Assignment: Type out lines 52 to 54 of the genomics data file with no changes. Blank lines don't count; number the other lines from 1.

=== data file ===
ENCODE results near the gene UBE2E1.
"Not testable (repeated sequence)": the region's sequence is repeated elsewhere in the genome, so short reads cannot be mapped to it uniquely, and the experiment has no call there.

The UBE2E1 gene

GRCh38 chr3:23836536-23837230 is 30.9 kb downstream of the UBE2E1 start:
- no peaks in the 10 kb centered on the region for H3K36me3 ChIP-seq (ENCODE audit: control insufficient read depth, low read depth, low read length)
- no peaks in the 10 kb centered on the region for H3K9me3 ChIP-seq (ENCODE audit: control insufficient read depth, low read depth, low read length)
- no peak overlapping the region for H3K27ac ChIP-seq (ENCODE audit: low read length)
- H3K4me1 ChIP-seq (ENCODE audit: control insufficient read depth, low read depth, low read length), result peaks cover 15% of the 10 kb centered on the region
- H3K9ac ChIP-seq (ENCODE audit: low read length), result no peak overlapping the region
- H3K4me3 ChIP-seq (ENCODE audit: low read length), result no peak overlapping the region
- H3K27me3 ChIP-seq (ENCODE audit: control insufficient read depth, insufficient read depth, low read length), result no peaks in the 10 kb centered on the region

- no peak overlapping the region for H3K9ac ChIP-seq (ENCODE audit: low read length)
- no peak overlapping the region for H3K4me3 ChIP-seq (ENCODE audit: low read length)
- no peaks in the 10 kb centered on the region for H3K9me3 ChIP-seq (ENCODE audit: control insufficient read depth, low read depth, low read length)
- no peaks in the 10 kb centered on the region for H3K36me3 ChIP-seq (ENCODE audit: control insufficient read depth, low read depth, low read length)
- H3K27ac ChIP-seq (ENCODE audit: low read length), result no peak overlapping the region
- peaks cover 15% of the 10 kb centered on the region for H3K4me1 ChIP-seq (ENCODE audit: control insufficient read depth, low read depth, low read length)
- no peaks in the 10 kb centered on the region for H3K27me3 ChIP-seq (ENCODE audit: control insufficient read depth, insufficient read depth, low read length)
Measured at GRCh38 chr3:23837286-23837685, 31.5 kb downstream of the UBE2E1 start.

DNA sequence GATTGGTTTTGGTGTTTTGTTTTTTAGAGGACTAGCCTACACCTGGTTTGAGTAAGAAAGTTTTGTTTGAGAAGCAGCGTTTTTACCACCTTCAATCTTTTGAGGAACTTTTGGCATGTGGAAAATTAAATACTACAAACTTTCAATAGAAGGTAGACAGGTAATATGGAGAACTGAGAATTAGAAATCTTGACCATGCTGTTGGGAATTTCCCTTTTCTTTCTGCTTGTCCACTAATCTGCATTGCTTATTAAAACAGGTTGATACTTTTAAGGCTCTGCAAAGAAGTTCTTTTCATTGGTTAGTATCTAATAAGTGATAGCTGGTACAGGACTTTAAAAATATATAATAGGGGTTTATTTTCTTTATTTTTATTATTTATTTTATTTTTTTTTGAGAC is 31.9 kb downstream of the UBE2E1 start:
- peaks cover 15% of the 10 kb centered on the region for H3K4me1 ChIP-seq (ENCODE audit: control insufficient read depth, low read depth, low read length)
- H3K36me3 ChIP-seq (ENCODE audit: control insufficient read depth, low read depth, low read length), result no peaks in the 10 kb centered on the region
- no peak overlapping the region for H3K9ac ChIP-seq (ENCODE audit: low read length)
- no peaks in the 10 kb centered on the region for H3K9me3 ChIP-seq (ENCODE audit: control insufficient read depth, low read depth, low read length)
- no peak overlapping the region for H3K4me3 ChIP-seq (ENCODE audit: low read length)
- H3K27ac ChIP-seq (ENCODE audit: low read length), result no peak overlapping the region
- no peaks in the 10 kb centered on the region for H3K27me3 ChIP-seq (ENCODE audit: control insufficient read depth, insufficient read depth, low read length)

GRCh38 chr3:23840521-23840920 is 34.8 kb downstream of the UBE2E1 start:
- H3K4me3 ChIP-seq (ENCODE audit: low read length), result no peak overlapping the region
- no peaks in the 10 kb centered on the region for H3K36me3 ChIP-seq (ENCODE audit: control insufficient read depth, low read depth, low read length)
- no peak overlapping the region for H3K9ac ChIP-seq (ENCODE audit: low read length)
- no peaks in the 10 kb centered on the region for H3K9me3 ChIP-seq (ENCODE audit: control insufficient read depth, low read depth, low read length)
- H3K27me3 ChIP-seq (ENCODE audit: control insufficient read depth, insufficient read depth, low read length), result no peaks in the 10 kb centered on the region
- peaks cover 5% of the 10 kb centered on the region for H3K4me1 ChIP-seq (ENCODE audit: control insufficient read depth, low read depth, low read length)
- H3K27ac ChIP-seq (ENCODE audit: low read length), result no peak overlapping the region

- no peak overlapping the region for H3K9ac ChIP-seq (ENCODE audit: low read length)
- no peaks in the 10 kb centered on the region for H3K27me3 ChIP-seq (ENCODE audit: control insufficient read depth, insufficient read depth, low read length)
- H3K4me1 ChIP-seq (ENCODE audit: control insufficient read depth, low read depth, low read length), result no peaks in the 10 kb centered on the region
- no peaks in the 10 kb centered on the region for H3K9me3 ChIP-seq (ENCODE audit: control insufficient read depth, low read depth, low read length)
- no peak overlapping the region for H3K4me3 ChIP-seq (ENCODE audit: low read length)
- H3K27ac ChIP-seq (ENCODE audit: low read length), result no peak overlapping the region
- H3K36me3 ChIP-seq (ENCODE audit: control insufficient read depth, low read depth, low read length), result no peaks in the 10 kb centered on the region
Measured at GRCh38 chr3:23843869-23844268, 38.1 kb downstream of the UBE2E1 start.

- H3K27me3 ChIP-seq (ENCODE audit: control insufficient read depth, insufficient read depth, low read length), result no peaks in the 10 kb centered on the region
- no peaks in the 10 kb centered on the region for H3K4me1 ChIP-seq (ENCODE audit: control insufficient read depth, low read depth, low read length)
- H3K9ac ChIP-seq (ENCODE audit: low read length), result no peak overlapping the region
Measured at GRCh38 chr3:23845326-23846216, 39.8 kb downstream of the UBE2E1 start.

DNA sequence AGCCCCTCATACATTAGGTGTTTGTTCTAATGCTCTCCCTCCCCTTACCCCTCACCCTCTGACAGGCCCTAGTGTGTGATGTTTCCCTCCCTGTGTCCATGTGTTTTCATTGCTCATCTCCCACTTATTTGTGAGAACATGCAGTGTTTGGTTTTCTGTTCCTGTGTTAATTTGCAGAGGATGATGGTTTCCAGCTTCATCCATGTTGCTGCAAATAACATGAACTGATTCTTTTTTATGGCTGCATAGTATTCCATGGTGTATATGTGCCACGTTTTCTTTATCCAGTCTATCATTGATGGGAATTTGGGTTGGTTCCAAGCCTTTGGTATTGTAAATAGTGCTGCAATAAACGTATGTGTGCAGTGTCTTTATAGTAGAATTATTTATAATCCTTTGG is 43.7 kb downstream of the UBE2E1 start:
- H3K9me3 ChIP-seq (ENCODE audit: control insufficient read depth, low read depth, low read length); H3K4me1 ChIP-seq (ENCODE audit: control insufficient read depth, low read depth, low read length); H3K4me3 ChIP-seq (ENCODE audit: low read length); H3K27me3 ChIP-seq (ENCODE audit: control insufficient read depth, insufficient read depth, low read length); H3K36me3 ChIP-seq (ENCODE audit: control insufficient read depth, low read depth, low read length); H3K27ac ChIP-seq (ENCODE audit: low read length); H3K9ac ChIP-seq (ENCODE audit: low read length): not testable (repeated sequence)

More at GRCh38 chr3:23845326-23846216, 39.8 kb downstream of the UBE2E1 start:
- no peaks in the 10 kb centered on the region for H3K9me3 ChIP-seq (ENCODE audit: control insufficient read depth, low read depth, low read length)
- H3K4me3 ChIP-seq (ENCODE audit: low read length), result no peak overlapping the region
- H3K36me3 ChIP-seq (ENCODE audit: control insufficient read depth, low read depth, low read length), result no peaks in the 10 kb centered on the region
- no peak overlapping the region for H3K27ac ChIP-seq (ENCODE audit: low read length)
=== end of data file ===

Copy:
- H3K4me3 ChIP-seq (ENCODE audit: low read length), result no peak overlapping the region
- H3K36me3 ChIP-seq (ENCODE audit: control insufficient read depth, low read depth, low read length), result no peaks in the 10 kb centered on the region
- no peak overlapping the region for H3K27ac ChIP-seq (ENCODE audit: low read length)